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Essay on The Success and Failure of the New Deal

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The New Deal The United States encountered many ordeals during the Great Depression (1929-1939). Poverty, unemployment and despair clouded the “American Dream” and intensified the urgency for solutions to address and control the nationwide damage. President Franklin Roosevelt proposed the New Deal to detoxify the nation of its suffering. It can be argued that the New Deal was ineffective due to the inability to end the Great Depression with its short-term solutions and created more problems, however; it was successful in regards to providing direct relief for the needy, economic recovery and some structural reform for the majority of the general public in the severity of the Great Depression. In terms of relief, the New Deal provided…show more content…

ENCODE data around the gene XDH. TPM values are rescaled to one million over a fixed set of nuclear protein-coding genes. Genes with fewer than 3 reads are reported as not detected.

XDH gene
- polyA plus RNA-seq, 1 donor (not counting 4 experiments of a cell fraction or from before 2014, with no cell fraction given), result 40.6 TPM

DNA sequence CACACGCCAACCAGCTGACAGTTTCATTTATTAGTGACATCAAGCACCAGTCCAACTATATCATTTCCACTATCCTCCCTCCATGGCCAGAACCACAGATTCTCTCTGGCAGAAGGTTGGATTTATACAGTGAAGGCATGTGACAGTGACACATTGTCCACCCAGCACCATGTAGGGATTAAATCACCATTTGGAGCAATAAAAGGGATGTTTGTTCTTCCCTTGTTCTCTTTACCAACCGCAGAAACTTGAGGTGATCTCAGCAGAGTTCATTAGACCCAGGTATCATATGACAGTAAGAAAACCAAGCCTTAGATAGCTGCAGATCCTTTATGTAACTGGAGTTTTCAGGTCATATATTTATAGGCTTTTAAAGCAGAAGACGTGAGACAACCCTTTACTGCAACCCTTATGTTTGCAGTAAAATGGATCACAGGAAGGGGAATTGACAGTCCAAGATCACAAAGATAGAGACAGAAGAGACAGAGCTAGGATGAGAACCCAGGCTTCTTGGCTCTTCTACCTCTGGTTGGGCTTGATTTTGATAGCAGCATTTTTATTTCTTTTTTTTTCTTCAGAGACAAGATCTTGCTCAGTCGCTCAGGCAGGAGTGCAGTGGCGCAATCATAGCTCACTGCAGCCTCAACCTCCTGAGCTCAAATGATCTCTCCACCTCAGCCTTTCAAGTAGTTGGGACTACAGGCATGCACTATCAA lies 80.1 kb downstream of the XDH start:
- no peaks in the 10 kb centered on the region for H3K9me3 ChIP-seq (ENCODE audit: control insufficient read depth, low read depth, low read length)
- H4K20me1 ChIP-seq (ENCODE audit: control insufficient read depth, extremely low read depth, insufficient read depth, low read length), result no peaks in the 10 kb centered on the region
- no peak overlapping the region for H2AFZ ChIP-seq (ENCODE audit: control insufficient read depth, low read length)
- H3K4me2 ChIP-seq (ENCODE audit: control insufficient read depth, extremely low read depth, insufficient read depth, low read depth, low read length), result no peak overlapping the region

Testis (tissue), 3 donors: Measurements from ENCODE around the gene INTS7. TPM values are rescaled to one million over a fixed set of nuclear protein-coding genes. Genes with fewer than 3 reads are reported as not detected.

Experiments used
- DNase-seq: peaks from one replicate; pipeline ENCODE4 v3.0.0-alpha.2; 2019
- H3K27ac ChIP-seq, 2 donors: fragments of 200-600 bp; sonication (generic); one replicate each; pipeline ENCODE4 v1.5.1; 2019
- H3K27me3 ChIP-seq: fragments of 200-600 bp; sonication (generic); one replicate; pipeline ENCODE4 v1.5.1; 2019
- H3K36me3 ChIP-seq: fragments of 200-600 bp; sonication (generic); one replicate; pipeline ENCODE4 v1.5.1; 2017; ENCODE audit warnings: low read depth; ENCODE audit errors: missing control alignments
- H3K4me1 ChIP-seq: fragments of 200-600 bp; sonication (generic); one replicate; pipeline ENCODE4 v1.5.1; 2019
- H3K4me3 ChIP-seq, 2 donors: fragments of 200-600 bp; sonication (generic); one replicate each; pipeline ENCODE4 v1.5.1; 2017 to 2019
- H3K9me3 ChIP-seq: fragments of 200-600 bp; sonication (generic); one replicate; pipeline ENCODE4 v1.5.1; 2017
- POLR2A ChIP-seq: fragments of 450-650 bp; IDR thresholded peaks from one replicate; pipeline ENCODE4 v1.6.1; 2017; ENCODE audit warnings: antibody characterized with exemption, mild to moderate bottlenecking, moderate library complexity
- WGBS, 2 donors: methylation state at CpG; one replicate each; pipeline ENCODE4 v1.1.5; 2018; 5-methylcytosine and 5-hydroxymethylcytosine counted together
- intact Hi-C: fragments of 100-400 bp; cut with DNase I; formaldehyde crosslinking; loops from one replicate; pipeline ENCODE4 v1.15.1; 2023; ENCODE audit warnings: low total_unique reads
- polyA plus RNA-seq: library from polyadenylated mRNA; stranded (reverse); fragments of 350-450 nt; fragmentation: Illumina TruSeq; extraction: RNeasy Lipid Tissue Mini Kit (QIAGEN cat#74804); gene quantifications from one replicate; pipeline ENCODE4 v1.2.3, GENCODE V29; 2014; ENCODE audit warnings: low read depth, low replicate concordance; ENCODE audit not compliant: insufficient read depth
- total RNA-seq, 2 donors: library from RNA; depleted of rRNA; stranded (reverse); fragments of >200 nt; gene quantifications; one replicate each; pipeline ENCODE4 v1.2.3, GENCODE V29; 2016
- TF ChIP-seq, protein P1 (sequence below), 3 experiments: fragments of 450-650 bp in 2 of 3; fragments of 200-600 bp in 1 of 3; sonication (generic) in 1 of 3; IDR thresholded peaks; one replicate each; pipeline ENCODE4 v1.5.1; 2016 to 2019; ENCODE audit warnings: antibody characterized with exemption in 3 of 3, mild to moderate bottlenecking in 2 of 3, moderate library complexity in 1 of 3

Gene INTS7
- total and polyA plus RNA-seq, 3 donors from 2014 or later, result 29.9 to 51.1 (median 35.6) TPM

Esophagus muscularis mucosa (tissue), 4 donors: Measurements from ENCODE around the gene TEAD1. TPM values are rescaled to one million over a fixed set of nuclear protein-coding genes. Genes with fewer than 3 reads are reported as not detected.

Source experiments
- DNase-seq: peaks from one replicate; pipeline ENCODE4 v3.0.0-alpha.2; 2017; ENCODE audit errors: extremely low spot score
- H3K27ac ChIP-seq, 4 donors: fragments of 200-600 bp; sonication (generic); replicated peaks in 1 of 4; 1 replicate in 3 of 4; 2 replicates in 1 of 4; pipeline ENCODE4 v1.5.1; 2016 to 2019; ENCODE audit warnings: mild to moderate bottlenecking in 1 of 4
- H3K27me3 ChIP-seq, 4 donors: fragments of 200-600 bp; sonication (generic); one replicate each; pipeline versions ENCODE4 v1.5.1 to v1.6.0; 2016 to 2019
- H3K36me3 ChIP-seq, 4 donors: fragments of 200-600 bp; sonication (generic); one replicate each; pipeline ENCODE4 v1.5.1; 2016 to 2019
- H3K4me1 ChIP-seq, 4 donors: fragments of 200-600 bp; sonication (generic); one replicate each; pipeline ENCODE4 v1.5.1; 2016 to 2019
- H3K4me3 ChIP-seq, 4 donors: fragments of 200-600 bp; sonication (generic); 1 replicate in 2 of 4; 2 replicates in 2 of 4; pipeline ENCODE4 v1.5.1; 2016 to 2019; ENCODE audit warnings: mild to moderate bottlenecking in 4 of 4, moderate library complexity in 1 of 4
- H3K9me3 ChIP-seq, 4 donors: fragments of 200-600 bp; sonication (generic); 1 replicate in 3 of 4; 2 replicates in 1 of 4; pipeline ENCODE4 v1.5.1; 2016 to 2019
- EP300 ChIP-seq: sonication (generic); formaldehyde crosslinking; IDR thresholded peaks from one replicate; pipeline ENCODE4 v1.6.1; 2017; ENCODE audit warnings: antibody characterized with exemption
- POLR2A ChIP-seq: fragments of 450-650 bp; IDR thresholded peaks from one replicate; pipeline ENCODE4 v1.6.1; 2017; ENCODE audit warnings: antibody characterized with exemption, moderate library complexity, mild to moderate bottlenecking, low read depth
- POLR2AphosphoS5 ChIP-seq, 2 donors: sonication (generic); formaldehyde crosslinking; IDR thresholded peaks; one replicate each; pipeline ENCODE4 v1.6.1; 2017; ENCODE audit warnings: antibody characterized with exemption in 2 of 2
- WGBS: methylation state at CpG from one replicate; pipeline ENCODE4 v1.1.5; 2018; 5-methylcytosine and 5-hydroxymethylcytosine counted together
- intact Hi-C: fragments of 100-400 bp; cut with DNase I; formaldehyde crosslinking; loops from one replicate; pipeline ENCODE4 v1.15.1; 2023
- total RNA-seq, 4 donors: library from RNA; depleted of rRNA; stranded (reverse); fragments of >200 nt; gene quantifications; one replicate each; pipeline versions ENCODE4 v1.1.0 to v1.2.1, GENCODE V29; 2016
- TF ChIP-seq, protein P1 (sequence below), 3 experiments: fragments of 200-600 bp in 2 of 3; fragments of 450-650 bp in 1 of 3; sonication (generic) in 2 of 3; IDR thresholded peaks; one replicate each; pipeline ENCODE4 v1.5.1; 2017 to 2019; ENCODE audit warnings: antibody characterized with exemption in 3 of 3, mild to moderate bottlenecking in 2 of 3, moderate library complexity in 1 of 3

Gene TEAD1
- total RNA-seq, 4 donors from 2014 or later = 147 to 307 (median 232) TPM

With troubling incidents like the stock market crash of 1929, reform was highly necessary to never have a relapse of these events in the future. Historian Allan Nevins says that the New Deal was the epiphany the government needed to possess greater responsibility for the economic welfare of its citizens. It made the government initiate attempts to reorganize the economic turmoil and restore the people’s faith in banking system which was successful with the Emergency Banking Relief Act and Bank Holiday. Congress allotted for the Treasury Department to weed out the unfit banks and reopen the stable banks, significantly lowering bank failures. Especially with measures like the Glass-Steagall Act it offered assurance and insurance to citizens with a compensation of 5,000 dollars in the case of an inconvenience of their bank and since the creation of the FDIC there were no incidents in which a depositor has lost its insured funds. Many of the legislations passed under the Reform point remained for fifty years to prove the reliability and effectiveness like the Securities and Exchange Commission that regulated stock market activities and prevented another large scale crash to occur, keeping the economy at bay. And the Social Security Act of 1935 to reinforce the sensation of
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